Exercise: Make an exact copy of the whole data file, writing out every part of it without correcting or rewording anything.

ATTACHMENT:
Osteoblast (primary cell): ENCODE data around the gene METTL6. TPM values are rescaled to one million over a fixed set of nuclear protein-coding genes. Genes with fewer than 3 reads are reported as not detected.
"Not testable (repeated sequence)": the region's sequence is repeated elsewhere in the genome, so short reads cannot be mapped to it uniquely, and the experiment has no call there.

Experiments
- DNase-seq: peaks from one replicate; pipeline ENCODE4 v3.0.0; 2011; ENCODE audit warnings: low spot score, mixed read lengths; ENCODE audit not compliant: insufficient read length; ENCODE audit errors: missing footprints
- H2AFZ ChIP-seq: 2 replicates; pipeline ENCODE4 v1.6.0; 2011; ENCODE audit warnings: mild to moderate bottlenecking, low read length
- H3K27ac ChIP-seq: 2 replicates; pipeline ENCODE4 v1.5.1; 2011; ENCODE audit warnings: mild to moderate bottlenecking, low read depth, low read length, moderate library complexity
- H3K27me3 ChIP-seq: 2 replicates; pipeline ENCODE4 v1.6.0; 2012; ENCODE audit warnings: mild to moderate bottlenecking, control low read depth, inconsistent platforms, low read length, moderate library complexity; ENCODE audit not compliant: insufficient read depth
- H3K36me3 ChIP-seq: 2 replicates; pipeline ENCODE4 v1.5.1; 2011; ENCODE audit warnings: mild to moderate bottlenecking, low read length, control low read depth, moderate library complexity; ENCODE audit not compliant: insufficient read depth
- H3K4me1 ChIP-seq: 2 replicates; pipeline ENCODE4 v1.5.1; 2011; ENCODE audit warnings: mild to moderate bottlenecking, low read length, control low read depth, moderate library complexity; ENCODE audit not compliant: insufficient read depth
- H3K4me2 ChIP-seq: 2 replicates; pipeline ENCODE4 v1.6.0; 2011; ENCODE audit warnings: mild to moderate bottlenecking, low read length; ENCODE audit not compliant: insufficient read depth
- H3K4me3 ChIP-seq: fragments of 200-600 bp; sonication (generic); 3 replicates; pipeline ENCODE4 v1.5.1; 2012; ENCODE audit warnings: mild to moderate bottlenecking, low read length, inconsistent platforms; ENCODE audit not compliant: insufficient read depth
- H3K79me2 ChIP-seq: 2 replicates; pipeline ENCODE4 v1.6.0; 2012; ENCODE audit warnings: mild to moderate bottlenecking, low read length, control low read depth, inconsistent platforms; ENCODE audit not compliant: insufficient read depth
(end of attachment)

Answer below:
Osteoblast (primary cell): ENCODE data around the gene METTL6. TPM values are rescaled to one million over a fixed set of nuclear protein-coding genes. Genes with fewer than 3 reads are reported as not detected.
"Not testable (repeated sequence)": the region's sequence is repeated elsewhere in the genome, so short reads cannot be mapped to it uniquely, and the experiment has no call there.

Experiments
- DNase-seq: peaks from one replicate; pipeline ENCODE4 v3.0.0; 2011; ENCODE audit warnings: low spot score, mixed read lengths; ENCODE audit not compliant: insufficient read length; ENCODE audit errors: missing footprints
- H2AFZ ChIP-seq: 2 replicates; pipeline ENCODE4 v1.6.0; 2011; ENCODE audit warnings: mild to moderate bottlenecking, low read length
- H3K27ac ChIP-seq: 2 replicates; pipeline ENCODE4 v1.5.1; 2011; ENCODE audit warnings: mild to moderate bottlenecking, low read depth, low read length, moderate library complexity
- H3K27me3 ChIP-seq: 2 replicates; pipeline ENCODE4 v1.6.0; 2012; ENCODE audit warnings: mild to moderate bottlenecking, control low read depth, inconsistent platforms, low read length, moderate library complexity; ENCODE audit not compliant: insufficient read depth
- H3K36me3 ChIP-seq: 2 replicates; pipeline ENCODE4 v1.5.1; 2011; ENCODE audit warnings: mild to moderate bottlenecking, low read length, control low read depth, moderate library complexity; ENCODE audit not compliant: insufficient read depth
- H3K4me1 ChIP-seq: 2 replicates; pipeline ENCODE4 v1.5.1; 2011; ENCODE audit warnings: mild to moderate bottlenecking, low read length, control low read depth, moderate library complexity; ENCODE audit not compliant: insufficient read depth
- H3K4me2 ChIP-seq: 2 replicates; pipeline ENCODE4 v1.6.0; 2011; ENCODE audit warnings: mild to moderate bottlenecking, low read length; ENCODE audit not compliant: insufficient read depth
- H3K4me3 ChIP-seq: fragments of 200-600 bp; sonication (generic); 3 replicates; pipeline ENCODE4 v1.5.1; 2012; ENCODE audit warnings: mild to moderate bottlenecking, low read length, inconsistent platforms; ENCODE audit not compliant: insufficient read depth
- H3K79me2 ChIP-seq: 2 replicates; pipeline ENCODE4 v1.6.0; 2012; ENCODE audit warnings: mild to moderate bottlenecking, low read length, control low read depth, inconsistent platforms; ENCODE audit not compliant: insufficient read depth